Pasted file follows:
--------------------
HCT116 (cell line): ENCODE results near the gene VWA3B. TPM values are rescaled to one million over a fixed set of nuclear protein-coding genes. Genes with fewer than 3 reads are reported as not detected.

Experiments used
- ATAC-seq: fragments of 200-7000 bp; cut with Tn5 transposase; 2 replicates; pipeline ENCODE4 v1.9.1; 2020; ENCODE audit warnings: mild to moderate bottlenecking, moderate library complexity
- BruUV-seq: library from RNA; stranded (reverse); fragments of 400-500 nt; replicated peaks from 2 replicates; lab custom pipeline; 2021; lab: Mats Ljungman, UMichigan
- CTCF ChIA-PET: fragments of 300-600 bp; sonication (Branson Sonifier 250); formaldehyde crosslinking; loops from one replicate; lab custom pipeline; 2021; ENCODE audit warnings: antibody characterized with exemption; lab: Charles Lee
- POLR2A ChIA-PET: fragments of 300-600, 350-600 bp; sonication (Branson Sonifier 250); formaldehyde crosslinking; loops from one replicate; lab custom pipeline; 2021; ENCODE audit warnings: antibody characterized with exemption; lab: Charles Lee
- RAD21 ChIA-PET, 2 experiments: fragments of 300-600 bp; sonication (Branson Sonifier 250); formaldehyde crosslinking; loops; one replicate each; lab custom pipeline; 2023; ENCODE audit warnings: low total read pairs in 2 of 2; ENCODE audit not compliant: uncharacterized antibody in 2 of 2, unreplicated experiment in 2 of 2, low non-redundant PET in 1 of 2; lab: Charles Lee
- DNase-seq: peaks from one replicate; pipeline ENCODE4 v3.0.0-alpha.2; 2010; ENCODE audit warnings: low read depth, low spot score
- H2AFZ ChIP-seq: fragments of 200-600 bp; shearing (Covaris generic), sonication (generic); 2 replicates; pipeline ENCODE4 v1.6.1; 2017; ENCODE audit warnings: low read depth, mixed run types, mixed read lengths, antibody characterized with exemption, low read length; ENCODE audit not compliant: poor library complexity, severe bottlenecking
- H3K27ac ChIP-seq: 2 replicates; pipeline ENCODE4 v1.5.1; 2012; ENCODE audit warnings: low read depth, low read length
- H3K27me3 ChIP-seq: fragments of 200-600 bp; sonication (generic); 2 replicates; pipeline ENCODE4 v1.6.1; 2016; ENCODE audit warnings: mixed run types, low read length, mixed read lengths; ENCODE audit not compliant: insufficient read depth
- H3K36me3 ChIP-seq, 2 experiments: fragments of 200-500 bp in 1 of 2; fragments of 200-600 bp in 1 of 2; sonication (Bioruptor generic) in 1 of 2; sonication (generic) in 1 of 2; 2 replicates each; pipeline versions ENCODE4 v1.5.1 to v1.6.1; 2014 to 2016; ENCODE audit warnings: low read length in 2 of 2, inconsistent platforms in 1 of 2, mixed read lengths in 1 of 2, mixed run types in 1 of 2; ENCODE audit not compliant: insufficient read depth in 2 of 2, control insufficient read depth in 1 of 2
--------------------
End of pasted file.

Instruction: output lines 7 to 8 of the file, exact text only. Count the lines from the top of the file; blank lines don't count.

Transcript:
- RAD21 ChIA-PET, 2 experiments: fragments of 300-600 bp; sonication (Branson Sonifier 250); formaldehyde crosslinking; loops; one replicate each; lab custom pipeline; 2023; ENCODE audit warnings: low total read pairs in 2 of 2; ENCODE audit not compliant: uncharacterized antibody in 2 of 2, unreplicated experiment in 2 of 2, low non-redundant PET in 1 of 2; lab: Charles Lee
- DNase-seq: peaks from one replicate; pipeline ENCODE4 v3.0.0-alpha.2; 2010; ENCODE audit warnings: low read depth, low spot score